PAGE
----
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European Union Citizens’ Rights

Part of the debate – in the Scottish Parliament on 12th November 2019.

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Photo of Alex Rowley Alex Rowley Labour

I am grateful for that suggestion.

I believe that if politicians at every level, but particularly those at UK level, had not ducked those issues that I outlined, we might not have had to deal with the Brexit issue. That is why it is important to discuss those issues.

A member mentioned earlier in the debate the UK Parliament’s Scottish Affairs Committee, which reminded me that when it was taking evidence for a report, somebody from an employment agency in eastern Europe said that there were two things that many people coming to the UK did not want: to pick fruit or to go to Scotland. That is therefore an issue for us. I acknowledge, as I think that the minister would, that there are specific challenges and issues for Scotland when it comes to encouraging people to come and make their home here. That is why the Labour Party in Scotland is open to having further discussions with all parties, because we must recognise that, going forward, we need more people to come and settle here.

As many people have said, though, we are in the crazy position of people being discouraged from coming and from staying here. For example, the BMA highlighted that a lot of medical professionals might not want to continue to stay here, which would be a disaster for us. Lewis Macdonald highlighted the impact that such uncertainty has on people’s lives, including its impact on mental health, with many people being depressed. I understand that, because most people who I speak to are depressed about Brexit and want to see us get a solution for it. However, that solution cannot be a worse deal than Mrs May’s deal, which I believe is what Boris Johnson offers us. The best way forward is to go back to the people and ask them whether that is really what they want at the end of the day.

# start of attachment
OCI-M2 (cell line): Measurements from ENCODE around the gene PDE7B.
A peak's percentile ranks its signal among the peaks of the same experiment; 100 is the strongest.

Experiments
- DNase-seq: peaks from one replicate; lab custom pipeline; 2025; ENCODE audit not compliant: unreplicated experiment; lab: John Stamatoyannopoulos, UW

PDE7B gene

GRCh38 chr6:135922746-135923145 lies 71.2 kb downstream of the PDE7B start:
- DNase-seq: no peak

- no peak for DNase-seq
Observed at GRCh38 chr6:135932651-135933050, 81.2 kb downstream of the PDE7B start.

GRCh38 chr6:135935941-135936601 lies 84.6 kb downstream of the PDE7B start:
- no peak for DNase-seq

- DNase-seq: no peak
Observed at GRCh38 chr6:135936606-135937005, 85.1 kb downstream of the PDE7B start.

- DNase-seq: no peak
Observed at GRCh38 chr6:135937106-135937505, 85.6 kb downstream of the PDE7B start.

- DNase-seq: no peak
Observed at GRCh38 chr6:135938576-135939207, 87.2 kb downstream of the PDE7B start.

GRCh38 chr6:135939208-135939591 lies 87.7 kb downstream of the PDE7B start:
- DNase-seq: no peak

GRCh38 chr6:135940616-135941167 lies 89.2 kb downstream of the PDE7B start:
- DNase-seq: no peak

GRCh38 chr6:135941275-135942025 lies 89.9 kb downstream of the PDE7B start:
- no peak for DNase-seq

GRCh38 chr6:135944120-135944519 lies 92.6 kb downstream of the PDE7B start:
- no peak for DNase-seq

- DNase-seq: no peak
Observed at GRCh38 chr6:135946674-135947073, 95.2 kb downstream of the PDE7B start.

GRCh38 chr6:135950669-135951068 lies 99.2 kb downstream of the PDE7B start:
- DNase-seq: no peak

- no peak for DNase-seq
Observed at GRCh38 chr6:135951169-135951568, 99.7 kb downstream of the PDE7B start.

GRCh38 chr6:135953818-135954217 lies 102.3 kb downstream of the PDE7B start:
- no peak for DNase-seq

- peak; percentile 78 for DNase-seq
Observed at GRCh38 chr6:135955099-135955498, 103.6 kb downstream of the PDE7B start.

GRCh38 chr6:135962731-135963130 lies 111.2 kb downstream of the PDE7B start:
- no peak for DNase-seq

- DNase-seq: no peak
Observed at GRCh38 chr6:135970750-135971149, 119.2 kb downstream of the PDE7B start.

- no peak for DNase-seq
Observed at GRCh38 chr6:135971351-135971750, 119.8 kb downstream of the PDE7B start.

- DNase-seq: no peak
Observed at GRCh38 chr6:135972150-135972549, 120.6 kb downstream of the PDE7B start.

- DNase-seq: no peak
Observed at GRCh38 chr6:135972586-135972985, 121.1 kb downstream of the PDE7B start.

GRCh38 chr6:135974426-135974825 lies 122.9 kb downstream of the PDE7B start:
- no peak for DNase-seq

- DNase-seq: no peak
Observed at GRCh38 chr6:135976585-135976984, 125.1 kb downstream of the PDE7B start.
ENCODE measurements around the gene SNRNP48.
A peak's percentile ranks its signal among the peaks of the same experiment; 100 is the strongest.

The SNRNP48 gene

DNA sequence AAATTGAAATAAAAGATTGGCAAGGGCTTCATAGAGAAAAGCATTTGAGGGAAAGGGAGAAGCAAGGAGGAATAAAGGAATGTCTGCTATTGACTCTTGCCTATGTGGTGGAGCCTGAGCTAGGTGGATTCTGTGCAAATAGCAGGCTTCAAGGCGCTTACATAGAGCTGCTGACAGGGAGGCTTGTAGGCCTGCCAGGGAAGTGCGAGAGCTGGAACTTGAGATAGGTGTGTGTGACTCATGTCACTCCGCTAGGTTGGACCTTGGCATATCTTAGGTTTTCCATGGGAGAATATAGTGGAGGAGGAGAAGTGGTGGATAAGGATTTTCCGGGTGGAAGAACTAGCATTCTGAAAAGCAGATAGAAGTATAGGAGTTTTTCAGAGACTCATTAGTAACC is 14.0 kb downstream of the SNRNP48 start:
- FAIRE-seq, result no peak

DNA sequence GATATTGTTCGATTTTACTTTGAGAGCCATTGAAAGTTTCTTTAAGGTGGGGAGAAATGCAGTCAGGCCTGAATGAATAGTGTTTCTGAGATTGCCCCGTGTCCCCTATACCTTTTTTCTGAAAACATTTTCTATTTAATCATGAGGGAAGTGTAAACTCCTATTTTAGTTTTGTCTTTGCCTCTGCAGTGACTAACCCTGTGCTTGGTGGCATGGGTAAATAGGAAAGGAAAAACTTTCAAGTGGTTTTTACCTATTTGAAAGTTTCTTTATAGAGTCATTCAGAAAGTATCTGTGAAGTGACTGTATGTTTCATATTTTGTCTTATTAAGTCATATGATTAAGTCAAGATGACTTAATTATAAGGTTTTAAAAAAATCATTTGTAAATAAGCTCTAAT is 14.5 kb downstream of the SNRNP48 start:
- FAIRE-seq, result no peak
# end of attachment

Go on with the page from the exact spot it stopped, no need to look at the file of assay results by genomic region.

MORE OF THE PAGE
Joan McAlpine and many others say that the scheme is fundamentally flawed, but it is difficult for me to see where Donald Cameron and the other Tory members are coming from. I am not asking them to listen to Joan McAlpine or me, or to anybody else for that matter; they should look at all the briefings that have come in from people on the front line in our NHS and the third sector. All those briefings are saying that the scheme as it stands is fundamentally flawed and that we need to take action—hence my earlier question to the minister about putting more resources in. I welcome the resources that have been put in, but we need more.

I cannot, for the life of me, understand how Tory members can come here today and say, as Alexander Stewart put it, that this is grievance politics on the back benches. It is not grievance politics; it is listening to all those organisations out there and seeing what the real threat is to our NHS and to so many other areas. If many of those who have chosen to stay in Scotland end up choosing to leave, we will be in deep trouble. That is not grievance politics; those are the facts. As Professor Tomkins often says, we have to follow the evidence, and the evidence is that we have a real problem with the scheme. As a result, we need to think again. I urge the Tories to join every other party in here, follow the evidence and let us get this scheme changed, so that people do not have to go through what they are going through right now.